The cashiers and service desk people are not properly trained. The few employees you may encounter are running around, trying to put out product, marking things down, and resetting counters. Our bonuses, raises, and pretty much everything else are dependent on our mystery shop scores, not how many complaints we get or how hard we work. So the manager rates them a 2 out of 5, skips the review part of the process, and the employee gets nothing. A black hole exists between corporate and the front line managers, through which little information passes. When you call the 800 number, you’re talking to an outsourced call center employee.The turnover in this area is astronomical, and we usually stick them out there with little to no training. Customer service should be the most important thing, but it rarely is. They email your complaint to the store manager, who probably already talked to you before you left the store.While this post covers obligations under both the Americans with Disabilities Act (ADA) and the Fair Employment and Housing Act (FEHA), I will refer to the ADA only with the understanding that it sets the “floor of protection” under the FEHA (and the FEHA, in fact, affords workers greater protections). Many employers have “maximum leave” policies, under which employees are automatically terminated after they have been on leave for a certain period of time. Simply put: a maximum-leave policy does not satisfy an employer’s obligation to engage in the interactive process and provide a reasonable accommodation to an employee who needs additional leave.This is the case even if the amount of leave time the employer permits is seemingly generous (for example, permitting employees on short-term disability to be out on leave for a year).[cut-rss] Let me explain: The ADA requires that an employer assess each disability accommodation request on a case-by-case basis.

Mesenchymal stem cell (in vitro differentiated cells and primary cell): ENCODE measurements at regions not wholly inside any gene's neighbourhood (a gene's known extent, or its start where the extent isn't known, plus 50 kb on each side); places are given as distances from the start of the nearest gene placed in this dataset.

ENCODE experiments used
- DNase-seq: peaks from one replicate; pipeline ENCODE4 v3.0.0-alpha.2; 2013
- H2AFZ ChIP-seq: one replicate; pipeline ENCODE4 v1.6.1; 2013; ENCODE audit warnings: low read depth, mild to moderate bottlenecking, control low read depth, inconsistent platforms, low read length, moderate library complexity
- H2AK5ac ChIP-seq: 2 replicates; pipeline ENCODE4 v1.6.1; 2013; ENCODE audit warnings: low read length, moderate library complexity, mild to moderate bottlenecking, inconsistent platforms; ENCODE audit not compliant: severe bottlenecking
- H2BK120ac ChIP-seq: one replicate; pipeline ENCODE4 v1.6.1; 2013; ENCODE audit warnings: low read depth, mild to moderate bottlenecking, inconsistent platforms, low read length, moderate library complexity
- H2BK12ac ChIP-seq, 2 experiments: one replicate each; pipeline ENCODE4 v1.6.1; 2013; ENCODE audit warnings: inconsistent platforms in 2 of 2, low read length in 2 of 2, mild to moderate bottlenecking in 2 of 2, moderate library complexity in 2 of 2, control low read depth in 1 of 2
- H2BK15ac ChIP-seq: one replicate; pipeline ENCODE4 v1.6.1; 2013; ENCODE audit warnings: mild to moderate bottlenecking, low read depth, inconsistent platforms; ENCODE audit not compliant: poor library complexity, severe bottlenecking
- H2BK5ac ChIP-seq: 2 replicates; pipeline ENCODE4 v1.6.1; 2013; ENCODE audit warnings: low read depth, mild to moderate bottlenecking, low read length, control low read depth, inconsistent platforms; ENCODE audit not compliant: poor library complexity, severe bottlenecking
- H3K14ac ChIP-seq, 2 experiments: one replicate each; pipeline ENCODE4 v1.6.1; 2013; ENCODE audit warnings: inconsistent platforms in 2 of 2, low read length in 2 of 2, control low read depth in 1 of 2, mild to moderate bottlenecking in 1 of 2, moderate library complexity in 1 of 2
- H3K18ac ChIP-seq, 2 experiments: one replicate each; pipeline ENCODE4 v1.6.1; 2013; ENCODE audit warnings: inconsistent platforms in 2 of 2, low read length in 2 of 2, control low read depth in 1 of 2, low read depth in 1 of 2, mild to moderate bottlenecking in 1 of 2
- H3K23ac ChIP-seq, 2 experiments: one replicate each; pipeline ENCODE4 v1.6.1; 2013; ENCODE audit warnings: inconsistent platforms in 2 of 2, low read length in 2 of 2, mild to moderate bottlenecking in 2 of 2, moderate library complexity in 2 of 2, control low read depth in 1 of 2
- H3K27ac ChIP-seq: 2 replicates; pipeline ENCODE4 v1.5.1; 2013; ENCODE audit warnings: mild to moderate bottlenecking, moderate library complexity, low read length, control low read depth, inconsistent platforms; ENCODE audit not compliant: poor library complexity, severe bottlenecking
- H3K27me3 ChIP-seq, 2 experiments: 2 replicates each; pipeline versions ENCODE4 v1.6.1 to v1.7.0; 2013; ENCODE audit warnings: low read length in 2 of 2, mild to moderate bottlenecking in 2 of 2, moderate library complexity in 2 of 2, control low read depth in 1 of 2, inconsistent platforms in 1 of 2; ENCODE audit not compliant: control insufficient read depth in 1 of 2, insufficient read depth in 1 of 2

One of the EEOC’s largest settlements (if not the largest) to date has been with Verizon, which in 2011 agreed to pay million to settle a nationwide class disability discrimination lawsuit that challenged its no-fault attendance policy.
This is a huge liability problem for our employees and our customers.
Expect higher prices in the future as people steal us blind.
This means that it is unlawful to simply apply an inflexible maximum leave policy to an employee with a disability who needs more leave.
Instead, the employer must provide additional leave unless granting the time off would cause an undue hardship or there is another effective accommodation that will allow that employee to work.